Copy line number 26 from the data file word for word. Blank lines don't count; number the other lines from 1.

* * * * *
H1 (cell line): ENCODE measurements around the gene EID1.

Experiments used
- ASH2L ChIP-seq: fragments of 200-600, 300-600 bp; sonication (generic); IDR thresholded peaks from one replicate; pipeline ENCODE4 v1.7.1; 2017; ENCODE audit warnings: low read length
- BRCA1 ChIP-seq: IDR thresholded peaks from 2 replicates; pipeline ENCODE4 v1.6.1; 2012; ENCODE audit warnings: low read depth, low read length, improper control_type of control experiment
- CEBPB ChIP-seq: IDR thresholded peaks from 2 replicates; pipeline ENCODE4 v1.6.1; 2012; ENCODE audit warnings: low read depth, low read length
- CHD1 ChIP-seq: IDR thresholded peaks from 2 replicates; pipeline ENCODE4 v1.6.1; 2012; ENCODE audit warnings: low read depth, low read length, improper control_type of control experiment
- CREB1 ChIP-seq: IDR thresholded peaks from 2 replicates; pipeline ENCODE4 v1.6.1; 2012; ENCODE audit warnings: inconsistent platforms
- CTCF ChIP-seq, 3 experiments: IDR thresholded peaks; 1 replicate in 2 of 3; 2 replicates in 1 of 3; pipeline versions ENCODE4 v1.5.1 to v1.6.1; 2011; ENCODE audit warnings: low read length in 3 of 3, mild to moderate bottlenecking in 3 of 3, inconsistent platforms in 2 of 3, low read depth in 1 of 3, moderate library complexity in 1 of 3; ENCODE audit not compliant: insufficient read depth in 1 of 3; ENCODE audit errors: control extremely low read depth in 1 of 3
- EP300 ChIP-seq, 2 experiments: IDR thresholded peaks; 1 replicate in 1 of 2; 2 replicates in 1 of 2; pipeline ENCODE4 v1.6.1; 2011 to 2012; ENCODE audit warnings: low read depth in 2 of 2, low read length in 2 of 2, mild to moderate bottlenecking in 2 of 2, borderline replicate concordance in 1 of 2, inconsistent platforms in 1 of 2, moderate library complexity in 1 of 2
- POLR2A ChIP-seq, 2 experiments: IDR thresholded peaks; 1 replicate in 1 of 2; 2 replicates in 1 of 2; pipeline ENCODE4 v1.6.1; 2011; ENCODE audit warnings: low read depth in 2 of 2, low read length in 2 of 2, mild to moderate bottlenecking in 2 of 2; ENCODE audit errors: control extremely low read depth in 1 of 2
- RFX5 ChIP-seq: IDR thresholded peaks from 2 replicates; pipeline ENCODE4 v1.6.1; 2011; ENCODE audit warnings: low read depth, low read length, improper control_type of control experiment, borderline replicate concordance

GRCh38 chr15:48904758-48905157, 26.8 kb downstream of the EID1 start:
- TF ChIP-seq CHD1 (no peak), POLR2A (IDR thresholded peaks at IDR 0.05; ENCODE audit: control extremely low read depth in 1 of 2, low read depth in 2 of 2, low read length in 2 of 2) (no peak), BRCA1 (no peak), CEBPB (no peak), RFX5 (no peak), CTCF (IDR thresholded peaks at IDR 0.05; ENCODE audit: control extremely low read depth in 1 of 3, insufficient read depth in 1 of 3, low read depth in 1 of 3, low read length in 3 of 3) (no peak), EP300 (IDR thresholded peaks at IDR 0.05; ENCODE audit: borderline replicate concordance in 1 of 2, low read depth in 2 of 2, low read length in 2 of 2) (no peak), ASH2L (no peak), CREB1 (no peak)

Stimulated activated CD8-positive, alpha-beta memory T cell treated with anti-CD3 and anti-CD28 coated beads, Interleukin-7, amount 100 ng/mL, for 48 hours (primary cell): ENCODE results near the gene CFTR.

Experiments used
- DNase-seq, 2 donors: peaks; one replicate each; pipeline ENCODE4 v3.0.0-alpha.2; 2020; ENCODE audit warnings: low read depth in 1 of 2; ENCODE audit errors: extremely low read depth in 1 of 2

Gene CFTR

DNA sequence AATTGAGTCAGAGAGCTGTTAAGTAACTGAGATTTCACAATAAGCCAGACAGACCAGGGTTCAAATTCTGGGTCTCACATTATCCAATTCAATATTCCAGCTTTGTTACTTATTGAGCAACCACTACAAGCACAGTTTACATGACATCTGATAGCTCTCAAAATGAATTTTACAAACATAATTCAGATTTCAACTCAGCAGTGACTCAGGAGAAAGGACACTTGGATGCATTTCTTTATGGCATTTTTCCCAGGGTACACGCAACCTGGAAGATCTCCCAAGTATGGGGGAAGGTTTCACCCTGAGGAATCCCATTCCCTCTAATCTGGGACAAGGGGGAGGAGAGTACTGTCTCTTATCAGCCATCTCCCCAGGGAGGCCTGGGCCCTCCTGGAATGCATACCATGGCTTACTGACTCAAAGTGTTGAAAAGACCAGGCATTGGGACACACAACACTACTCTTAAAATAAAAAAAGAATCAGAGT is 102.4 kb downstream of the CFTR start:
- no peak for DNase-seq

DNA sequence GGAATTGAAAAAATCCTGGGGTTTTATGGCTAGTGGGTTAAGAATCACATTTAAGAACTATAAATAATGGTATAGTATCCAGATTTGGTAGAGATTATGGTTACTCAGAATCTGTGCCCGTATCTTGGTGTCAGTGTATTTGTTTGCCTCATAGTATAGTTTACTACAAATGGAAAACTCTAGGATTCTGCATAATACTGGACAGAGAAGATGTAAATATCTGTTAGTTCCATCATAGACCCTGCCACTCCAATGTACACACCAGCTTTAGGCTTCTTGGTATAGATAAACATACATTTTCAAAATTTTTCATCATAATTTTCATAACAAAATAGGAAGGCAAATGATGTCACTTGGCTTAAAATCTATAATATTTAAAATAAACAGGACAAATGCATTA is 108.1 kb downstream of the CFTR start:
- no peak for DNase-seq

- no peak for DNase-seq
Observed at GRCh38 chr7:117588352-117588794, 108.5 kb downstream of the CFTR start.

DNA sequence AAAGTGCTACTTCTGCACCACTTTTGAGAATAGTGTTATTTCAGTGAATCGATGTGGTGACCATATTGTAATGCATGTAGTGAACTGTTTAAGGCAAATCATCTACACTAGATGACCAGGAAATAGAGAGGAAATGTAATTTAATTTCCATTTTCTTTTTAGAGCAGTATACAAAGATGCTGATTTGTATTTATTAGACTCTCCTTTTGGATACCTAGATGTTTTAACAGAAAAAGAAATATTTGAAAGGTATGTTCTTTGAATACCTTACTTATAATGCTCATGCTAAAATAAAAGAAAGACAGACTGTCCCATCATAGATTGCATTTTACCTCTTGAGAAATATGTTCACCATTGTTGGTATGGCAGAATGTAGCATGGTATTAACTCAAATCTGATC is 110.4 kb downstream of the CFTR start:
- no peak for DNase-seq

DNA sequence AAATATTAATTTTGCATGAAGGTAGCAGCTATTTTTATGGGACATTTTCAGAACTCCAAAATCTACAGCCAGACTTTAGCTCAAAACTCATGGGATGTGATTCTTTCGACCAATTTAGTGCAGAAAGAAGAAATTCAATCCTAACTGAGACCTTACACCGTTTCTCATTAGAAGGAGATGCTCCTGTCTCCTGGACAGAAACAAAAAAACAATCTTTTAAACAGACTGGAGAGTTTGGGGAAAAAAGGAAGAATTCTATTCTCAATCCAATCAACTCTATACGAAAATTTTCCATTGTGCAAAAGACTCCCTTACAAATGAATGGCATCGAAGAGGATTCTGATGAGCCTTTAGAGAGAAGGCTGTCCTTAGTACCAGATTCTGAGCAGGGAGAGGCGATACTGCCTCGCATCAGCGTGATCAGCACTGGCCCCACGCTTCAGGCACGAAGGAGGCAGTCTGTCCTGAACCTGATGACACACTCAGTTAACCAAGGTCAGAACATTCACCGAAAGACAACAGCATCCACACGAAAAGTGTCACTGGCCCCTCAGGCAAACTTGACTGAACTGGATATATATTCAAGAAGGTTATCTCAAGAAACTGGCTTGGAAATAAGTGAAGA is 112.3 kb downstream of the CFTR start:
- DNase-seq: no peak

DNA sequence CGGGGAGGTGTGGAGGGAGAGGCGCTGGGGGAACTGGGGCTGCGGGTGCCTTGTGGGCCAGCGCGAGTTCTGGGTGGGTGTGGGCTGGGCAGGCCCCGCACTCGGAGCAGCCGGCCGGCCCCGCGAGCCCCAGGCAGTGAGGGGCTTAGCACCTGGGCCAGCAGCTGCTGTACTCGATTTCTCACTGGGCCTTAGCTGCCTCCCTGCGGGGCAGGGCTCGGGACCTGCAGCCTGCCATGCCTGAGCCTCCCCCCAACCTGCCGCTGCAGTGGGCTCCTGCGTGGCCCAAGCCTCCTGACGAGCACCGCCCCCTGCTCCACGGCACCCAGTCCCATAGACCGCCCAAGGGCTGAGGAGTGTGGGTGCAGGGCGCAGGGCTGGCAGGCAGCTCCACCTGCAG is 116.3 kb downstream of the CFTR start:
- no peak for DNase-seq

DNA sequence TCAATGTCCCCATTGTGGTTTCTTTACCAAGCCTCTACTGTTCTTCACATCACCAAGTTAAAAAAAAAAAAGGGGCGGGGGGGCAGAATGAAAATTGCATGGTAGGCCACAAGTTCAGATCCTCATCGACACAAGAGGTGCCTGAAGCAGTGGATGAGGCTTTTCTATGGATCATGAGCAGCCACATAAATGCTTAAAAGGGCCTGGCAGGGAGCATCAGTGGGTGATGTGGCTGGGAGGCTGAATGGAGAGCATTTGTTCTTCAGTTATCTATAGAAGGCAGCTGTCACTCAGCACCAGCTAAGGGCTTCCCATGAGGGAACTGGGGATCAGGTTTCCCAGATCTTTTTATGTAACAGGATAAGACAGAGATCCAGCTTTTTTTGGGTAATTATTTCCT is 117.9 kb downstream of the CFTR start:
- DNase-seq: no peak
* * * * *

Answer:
DNA sequence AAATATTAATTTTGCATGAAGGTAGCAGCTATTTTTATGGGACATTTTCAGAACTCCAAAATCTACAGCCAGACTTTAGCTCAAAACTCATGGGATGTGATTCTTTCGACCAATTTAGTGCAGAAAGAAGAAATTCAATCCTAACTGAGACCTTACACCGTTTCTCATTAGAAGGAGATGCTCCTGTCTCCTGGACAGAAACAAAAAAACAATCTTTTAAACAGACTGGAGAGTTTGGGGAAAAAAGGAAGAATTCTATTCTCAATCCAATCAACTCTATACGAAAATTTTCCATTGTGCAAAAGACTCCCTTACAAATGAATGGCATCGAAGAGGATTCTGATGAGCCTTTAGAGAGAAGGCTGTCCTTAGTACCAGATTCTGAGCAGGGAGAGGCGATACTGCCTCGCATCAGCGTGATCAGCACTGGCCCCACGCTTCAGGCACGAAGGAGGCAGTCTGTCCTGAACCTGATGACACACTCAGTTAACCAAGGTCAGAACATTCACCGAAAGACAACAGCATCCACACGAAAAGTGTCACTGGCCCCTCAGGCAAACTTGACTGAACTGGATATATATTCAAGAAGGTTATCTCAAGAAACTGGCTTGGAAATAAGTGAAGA is 112.3 kb downstream of the CFTR start: